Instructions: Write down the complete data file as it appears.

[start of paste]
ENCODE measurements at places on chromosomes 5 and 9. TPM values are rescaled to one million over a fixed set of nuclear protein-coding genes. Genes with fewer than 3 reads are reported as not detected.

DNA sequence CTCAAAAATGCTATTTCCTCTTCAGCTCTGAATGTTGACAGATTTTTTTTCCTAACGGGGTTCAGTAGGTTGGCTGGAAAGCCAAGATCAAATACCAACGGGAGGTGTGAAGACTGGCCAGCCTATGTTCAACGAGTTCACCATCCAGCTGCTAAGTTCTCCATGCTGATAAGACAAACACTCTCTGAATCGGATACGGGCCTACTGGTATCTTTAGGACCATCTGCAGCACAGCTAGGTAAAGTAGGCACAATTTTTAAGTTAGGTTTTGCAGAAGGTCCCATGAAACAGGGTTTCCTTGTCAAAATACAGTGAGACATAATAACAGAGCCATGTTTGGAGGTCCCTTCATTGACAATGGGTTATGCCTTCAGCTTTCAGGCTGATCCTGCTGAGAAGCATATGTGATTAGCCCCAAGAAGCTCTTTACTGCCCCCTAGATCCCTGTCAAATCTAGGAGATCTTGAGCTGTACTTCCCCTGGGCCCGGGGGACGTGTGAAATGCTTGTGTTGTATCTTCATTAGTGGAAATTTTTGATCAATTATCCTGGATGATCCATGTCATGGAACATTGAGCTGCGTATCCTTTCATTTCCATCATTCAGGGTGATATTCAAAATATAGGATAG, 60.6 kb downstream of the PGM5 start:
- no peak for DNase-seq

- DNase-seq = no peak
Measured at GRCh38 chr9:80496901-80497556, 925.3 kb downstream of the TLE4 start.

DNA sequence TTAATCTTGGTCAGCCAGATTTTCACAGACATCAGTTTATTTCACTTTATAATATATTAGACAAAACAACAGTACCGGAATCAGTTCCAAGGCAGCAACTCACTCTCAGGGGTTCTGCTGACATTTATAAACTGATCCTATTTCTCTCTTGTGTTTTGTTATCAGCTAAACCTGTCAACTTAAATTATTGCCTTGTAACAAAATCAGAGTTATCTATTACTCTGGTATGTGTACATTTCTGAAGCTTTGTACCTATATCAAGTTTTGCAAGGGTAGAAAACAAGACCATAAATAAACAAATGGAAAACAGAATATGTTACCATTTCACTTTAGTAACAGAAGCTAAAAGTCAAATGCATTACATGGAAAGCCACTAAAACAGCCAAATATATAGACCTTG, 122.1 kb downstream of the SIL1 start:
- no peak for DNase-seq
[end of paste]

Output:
ENCODE measurements at places on chromosomes 5 and 9. TPM values are rescaled to one million over a fixed set of nuclear protein-coding genes. Genes with fewer than 3 reads are reported as not detected.

DNA sequence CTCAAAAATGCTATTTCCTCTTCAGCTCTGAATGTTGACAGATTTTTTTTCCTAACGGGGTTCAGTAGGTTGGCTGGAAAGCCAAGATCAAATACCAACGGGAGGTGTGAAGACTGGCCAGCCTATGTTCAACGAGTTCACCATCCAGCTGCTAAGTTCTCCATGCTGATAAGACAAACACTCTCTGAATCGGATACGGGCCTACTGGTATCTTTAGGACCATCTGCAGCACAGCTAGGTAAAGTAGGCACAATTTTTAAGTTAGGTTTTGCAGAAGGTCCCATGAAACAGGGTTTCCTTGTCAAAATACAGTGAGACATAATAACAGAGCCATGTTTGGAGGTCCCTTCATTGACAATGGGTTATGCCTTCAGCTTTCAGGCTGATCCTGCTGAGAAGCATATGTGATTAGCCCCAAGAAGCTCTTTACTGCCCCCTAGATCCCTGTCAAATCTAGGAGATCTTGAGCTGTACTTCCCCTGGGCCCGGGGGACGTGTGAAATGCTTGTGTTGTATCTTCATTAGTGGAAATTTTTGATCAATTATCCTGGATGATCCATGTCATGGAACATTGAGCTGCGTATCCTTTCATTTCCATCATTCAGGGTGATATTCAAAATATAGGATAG, 60.6 kb downstream of the PGM5 start:
- no peak for DNase-seq

- DNase-seq = no peak
Measured at GRCh38 chr9:80496901-80497556, 925.3 kb downstream of the TLE4 start.

DNA sequence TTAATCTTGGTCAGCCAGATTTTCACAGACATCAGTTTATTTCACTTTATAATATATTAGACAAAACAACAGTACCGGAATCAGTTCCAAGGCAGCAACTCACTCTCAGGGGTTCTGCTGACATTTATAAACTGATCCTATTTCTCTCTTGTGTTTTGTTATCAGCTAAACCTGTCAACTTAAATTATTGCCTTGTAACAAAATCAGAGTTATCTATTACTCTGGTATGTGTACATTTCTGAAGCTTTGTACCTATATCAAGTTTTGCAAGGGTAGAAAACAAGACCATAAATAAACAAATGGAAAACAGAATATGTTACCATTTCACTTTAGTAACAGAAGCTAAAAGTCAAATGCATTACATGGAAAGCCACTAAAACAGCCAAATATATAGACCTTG, 122.1 kb downstream of the SIL1 start:
- no peak for DNase-seq